July 2, 2007

Cultural differences: The cell phone

Selling cell phones on credit is very popular.
The cost is usually about 30% higher.

For many years it has been difficult to get a landline phone here in Honduras. Depending upon where you live, it is often impossible. There are no lines at any price in some areas. For that reason as well as the status symbol, cell phones are extremely popular.

It seems that everyone has a cell phone. That may not seem so different than the U.S. or any place else, until you think about the poverty here. The population is 7.5 million with 60% below the poverty line, but there are 3.5 million cell phones. That is a lot of phones when you also consider that 3 million of the population are under 15 years of age.
People who may only have one pair of shoes will have a cell phone. People who don't have electricity will have a cell phone. I see people riding bicycles or horses talking on cell phones. The people who don't have one want one so bad they can taste it.

Of course, once they have the phone, it is inexpensive. Oh, the price of calls in Honduras is among the highest in Central America, but no one ever has any minutes, so that makes it cheap. We don't pay for incoming calls in Honduras and text messages are free or cheap.

If you have an emergency and need to use someone's phone (with money in hand to pay for the call!), you can ask 10 people and I promise you that not one person will let you use their phone. They will all say that they don't have minutes.

Another odd thing about cell phone usage in Honduras is that calls are almost never returned. You can call someone and leave a message that you want to buy something or hire them for L.100,000 and most won't spend L.20 to return your call. Many business have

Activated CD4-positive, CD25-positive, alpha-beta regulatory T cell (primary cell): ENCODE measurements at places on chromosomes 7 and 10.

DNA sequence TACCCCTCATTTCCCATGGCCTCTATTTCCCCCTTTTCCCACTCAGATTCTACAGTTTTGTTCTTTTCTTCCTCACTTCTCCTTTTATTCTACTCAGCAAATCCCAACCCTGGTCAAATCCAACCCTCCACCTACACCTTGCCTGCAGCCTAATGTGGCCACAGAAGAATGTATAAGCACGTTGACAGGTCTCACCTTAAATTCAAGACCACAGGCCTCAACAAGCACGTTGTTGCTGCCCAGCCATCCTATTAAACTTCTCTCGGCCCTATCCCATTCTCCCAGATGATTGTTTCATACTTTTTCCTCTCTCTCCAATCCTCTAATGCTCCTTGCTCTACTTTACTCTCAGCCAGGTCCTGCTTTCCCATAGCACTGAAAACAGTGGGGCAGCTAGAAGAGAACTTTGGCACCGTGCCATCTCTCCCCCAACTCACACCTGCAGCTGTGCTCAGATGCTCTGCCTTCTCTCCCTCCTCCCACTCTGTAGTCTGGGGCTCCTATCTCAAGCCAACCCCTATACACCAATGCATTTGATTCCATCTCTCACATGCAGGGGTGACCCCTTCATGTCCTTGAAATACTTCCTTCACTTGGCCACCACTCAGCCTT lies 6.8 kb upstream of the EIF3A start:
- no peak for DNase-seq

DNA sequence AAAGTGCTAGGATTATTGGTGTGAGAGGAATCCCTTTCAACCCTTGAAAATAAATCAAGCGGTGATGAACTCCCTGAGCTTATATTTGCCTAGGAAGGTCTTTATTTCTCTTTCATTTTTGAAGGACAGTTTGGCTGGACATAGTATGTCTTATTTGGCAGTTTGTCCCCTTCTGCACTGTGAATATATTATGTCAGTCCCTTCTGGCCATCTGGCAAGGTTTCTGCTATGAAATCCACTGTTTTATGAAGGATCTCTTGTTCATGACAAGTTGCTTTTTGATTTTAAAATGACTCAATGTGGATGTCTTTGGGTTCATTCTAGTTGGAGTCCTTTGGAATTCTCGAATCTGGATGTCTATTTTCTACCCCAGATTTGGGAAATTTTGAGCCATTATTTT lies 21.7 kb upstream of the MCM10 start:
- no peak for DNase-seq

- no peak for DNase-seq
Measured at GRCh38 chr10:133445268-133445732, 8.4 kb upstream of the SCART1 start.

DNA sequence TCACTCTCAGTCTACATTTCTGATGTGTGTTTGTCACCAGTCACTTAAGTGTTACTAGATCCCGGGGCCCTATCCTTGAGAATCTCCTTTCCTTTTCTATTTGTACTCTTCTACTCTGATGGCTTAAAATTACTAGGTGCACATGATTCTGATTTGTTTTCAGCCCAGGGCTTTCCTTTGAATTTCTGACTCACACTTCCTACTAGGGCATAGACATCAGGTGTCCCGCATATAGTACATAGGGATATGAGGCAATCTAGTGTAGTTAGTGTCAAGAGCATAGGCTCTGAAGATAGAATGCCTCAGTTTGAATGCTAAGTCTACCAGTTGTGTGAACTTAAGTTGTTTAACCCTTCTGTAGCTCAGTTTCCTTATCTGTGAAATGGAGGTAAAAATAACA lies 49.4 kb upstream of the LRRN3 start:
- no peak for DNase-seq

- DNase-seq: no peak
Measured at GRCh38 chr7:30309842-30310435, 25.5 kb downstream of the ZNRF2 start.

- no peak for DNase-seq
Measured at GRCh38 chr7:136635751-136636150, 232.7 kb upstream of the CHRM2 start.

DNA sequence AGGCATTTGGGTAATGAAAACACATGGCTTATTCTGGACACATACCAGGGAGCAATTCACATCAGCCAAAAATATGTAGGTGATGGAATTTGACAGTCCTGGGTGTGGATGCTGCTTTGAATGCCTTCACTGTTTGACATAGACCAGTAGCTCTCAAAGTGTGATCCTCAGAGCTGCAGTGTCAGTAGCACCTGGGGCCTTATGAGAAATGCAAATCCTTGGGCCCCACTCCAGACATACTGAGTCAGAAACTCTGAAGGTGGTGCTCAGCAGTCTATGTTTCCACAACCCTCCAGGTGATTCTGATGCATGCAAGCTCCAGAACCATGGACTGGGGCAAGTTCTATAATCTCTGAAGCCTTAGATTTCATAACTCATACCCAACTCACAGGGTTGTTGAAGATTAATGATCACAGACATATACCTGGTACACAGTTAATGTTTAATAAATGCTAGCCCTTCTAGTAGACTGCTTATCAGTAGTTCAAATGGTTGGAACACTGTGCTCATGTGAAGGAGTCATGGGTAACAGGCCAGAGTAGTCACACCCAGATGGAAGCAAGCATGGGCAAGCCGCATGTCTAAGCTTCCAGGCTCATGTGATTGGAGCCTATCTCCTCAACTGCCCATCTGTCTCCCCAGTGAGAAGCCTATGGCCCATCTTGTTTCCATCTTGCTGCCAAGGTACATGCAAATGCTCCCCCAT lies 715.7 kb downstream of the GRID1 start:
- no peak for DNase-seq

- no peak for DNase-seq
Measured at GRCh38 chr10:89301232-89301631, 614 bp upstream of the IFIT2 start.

calls to cell phone blocked because they cost more than landline calls. That is cutting off a lot of potential customers to save a little money.

At best, if they really feel like they must talk to you, some people will call your number and hang up immediately before you can answer so that you will have to call them back on your minutes. It's not only poor people who do this either.

When a cell phone rings in Honduras, it MUST be answered. People can be at a wedding, in church, in the middle of a job interview, or performing surgery. It doesn't matter. That phone must be answered.

I don't feel that urgent need to have my cell phone with me every minute. If it is someone I know, the phone will tell me that they called. If their number isn't in my phone, then it's probably a wrong number anyway. But back when we were painting the house, whenever my phone rang, Julissa would grab it, break her neck to run out the door, down the stairs, and around the house to find me, and then climb up a 10 foot ladder to hand me the phone.

Read FH-1100 Pilot Bob's accounts here and here. In one case, two Hondurans, who were meeting with him to ask for a U.S. $20,000 donation, stopped the meeting to take calls leaving him sitting there waiting for them to finish their chats with "more important" people.

El Jefe and I were talking about this the other day. I said that I do believe if a typical Honduran was, say, handcuffed to a table in one room and his cell phone rang in another room, he would cut his hand off to go answer that phone. Well, that may be a bit of an exaggeration, but for sure he would cut the leg off the table to get to the phone. ;-)

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